portraits

 

film drying and 5x4 camera

 

Large format film test

Saturday, March 18th, 2017

I recently bought a batch of expired large format 5×4 sheet film that I’m unfamiliar with so I made some test shots during my lunch break to see what they would look like. The film expired in 2005 and as I have no idea of how it’s been stored since then I decided to rate the film at ISO64 instead of 100. The camera I used is my smallest and most portable 5×4 camera which is a Polaroid 110B that I had converted by Randy at holgamods.com. It’s a thing of beauty and a joy to use.

[Tech info:] Polaroid 110B, Mac 100 UP b&w film (expired 2005), rated at ISO64 and developed in Rodinal 1+25 for 8mins in a Jobo.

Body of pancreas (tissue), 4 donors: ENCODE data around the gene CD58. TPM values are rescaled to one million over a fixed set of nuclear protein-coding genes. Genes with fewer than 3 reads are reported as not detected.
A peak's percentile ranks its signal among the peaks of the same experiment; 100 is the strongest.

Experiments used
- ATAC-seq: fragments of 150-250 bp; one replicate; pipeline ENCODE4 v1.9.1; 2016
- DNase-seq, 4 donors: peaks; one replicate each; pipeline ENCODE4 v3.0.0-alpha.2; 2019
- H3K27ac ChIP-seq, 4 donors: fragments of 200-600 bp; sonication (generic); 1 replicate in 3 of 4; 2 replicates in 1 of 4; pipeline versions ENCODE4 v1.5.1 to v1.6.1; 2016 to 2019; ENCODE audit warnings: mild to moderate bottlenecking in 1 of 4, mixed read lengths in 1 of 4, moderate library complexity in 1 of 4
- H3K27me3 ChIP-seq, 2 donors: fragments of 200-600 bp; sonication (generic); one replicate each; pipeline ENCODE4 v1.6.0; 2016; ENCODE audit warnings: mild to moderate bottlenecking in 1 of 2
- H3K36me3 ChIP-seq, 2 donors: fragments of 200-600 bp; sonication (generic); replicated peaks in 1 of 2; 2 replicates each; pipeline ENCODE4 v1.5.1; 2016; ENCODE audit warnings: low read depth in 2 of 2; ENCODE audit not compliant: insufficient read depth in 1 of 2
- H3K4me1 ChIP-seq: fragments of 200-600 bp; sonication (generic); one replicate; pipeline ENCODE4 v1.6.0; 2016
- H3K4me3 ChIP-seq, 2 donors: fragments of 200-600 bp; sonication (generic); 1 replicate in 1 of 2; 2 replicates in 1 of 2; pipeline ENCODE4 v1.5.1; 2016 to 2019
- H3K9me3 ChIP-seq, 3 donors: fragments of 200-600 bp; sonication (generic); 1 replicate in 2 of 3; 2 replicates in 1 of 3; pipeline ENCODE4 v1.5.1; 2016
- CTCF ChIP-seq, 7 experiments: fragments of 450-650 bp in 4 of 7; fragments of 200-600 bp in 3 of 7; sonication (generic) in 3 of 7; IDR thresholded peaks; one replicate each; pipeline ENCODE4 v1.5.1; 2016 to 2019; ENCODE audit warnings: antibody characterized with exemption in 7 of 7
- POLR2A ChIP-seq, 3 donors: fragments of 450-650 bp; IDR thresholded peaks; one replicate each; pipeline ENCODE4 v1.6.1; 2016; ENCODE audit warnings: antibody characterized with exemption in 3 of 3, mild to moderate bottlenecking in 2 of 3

Lunchtime lens test – Phillips K 165/2.8 projector lens

Wednesday, June 1st, 2016

A while ago I picked up a Phillips K 165mm/f2.8 projector lens to experiment with on my Speed Graphic and last week I finally managed to make a few test shots. It’s always nice to have patient work colleagues when testing lenses. On this particular day it was very overcast and gloomy so I used a small LED video light for a bit of fill but it’s not very noticeable. There is no aperture inside this lens so it’s f2.8 all the time which could be tricky on a bright day so I must remember to keep some ND gels in my camera bag.

[Tech info]: Speed Graphic 5×4, Phillips K 165/2.8 projector lens, Kodak Tri-X 320 (expired 2003), developed in Kodak HC110 1+31. Colour shot is a bleached Fuji FP-100C neg.

Camera and lens used. I have since mounted the lens in a proper lens board. My cardboard effort was just to see if it was worth doing properly for this lens

Oxford: Remembrance Day, 2015

Sunday, November 15th, 2015